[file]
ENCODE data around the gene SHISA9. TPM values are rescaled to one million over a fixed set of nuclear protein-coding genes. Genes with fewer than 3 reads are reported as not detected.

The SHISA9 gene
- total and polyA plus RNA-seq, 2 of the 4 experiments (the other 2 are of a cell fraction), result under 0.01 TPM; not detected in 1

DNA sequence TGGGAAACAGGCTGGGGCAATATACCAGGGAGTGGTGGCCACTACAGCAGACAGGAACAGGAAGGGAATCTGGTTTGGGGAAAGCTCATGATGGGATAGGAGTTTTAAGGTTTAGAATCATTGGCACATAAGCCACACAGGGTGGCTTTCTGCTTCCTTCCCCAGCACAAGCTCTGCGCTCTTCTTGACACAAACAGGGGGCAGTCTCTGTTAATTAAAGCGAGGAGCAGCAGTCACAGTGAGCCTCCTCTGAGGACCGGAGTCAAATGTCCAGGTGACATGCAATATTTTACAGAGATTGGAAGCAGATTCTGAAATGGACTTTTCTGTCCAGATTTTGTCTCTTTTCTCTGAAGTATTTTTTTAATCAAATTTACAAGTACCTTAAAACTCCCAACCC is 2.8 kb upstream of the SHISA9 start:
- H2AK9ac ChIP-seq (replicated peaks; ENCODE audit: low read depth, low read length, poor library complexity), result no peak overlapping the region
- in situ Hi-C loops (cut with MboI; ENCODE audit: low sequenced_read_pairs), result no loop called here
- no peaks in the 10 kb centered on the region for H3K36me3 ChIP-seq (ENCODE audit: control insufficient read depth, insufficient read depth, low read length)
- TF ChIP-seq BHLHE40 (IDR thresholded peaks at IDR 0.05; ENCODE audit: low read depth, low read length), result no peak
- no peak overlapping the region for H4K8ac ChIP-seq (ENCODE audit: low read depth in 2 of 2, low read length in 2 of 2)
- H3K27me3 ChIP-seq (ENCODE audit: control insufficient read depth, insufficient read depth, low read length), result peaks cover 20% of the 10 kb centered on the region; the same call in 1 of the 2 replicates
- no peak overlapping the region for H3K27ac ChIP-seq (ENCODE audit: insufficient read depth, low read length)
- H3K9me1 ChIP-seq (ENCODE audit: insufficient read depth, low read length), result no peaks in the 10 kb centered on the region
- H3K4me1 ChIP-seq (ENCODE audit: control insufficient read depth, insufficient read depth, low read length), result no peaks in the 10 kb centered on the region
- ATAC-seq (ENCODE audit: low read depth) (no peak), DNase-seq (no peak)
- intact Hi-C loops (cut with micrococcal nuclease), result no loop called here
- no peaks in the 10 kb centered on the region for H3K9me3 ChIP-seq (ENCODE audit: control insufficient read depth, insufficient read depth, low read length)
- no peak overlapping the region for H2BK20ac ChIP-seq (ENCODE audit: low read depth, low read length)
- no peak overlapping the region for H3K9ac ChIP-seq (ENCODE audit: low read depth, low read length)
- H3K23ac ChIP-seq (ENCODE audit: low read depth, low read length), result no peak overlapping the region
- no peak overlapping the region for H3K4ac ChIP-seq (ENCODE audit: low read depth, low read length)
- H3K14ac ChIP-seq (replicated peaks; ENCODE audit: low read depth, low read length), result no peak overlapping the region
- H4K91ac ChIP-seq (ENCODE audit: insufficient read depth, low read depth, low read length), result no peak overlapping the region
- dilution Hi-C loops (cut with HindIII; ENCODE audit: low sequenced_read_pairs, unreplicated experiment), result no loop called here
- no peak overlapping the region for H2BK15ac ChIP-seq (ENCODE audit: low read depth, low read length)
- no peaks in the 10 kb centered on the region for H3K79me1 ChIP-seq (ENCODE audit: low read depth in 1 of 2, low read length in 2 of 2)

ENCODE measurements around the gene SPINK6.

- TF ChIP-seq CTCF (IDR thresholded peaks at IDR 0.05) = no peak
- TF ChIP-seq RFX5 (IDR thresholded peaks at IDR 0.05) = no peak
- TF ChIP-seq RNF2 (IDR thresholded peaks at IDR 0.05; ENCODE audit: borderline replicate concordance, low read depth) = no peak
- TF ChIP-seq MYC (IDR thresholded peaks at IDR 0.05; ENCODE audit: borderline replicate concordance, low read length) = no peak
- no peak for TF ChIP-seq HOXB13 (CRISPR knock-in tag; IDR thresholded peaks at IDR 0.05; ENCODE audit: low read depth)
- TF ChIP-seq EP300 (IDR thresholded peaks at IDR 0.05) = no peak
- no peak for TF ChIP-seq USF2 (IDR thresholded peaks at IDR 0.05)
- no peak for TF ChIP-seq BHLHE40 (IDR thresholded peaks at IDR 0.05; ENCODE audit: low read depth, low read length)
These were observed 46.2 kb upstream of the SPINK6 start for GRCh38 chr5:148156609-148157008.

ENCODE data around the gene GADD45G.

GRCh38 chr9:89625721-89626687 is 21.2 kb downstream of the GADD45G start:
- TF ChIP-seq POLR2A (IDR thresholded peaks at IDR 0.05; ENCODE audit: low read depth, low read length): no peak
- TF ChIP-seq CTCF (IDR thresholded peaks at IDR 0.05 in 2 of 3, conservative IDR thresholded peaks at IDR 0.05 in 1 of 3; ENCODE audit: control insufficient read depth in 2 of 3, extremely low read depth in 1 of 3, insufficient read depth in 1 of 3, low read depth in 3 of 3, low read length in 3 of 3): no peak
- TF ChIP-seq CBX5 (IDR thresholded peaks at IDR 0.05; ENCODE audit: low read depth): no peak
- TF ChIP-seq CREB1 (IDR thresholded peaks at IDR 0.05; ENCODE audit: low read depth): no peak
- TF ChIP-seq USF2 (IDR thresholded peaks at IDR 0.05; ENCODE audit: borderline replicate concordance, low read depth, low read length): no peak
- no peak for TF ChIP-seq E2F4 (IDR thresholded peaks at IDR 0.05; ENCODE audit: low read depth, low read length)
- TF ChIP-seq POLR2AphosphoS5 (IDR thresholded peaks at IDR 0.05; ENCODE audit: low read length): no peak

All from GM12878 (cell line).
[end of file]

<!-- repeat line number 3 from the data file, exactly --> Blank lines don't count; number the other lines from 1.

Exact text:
- total and polyA plus RNA-seq, 2 of the 4 experiments (the other 2 are of a cell fraction), result under 0.01 TPM; not detected in 1